1 ≥ -4x
    1 ≥ - 4 ∙ 3
    1 ≥ -12 (true)
    On the other hand, if we pick a number outside the solution set, for example, x = -2, we obtain
    1 ≥ -4x
    1 ≥ -4 ∙ (-2)
    1 ≥ 8 (false)
    Hence, our solution is already confirmed as correct.
  2. Again, we write first the given inequality in the standard form. We have
    -3x ≥ 6
    -3x - 6 ≥ 0
    Let's make the coefficient a positive to avoid confusion. Thus, multiplying both sides by -1 yields
    (-1)(-3x - 6) ≥ (-1) ∙ 0
    3x + 6 ≤ 0
    When this inequality is graphed, we obtain Math Tutorials: Graphing Inequalities Example Thus, the part of the coordinate plane that lies on the left of the boundary line x = -2, a line that derives from the solution of the inequality -3x ≥ 6, represents the solution set of this inequality. The boundary line x = -2 is also included in this solution set as the original inequality symbol is " ", which is a symbol that combines two other symbols in it: " = " and " > ".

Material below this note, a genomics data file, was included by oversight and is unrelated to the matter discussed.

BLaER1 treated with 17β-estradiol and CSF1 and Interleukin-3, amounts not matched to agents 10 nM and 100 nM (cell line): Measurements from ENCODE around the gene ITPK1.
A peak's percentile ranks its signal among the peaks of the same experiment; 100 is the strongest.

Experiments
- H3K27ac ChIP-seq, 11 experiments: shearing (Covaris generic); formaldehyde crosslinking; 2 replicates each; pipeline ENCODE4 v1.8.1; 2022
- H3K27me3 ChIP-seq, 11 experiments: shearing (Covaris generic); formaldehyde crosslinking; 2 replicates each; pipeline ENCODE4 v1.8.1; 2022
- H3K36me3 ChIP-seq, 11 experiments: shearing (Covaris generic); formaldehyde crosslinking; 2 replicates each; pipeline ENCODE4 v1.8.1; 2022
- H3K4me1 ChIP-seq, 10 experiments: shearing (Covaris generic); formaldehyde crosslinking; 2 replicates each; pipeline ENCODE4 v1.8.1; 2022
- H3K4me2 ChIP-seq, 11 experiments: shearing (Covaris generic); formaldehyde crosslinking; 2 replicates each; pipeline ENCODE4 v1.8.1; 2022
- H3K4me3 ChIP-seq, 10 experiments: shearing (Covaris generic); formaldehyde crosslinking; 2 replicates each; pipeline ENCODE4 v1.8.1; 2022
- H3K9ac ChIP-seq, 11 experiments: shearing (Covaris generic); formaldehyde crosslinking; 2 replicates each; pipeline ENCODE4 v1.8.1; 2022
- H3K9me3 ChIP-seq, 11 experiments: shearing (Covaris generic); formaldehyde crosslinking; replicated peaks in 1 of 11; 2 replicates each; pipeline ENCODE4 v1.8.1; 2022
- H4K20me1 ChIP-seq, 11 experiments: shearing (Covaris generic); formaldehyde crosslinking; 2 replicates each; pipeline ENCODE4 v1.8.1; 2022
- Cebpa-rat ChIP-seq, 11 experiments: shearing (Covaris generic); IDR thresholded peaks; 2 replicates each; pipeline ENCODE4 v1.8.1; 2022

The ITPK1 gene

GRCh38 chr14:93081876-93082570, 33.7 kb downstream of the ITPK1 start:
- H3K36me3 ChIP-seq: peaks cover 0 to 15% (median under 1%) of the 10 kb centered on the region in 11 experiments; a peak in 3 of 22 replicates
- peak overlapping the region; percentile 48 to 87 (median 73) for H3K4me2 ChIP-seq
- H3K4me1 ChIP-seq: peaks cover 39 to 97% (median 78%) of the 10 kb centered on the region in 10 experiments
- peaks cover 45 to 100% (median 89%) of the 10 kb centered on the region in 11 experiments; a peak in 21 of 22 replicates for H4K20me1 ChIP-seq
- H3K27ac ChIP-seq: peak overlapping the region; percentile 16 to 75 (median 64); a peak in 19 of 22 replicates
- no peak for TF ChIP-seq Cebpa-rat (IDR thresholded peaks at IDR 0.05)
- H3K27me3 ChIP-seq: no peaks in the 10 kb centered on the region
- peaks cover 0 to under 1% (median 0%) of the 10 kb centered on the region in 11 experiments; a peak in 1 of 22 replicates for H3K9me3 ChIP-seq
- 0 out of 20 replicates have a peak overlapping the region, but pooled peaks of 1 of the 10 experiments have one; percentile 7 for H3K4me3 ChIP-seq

When the variable is not denoted by x but by y, the graph will be horizontal. All the above rules are true except the orientation. Thus, if y > -b/a, the solution set includes the part above the graph without the graph line; if y < -b/a, the solution set includes the part below the graph without the graph line; if y ≥ -b/a, the solution set includes the part above the graph including the graph line as well; and if y ≤ -b/a, the solution set includes the part below the graph as well as the graph line.

For example, the graph of the linear inequality with one variable 4y - 12 ≥ 0 includes the zone above the line y = 3 and the line itself, as a = 4 and b = -12. Thus, since y ≥ -b/a, we have y ≥ - (-12)/4, i.e. y ≥ 3, as shown in the figure below.

Math Tutorials: Graphing Inequalities Example

Graphing First Order Inequalities with Two Variables

From the theory explained in the previous tutorials, it is known that linear inequalities in two variables contain two variables at the first power. Their general form is one of the following

ax + by + c > 0
ax + by + c < 0
ax + by + c ≥ 0
ax + by + c ≤ 0

where a and b are coefficients, while c is a constant.

All of them derive from the corresponding linear equation with one variable

ax + by + c = 0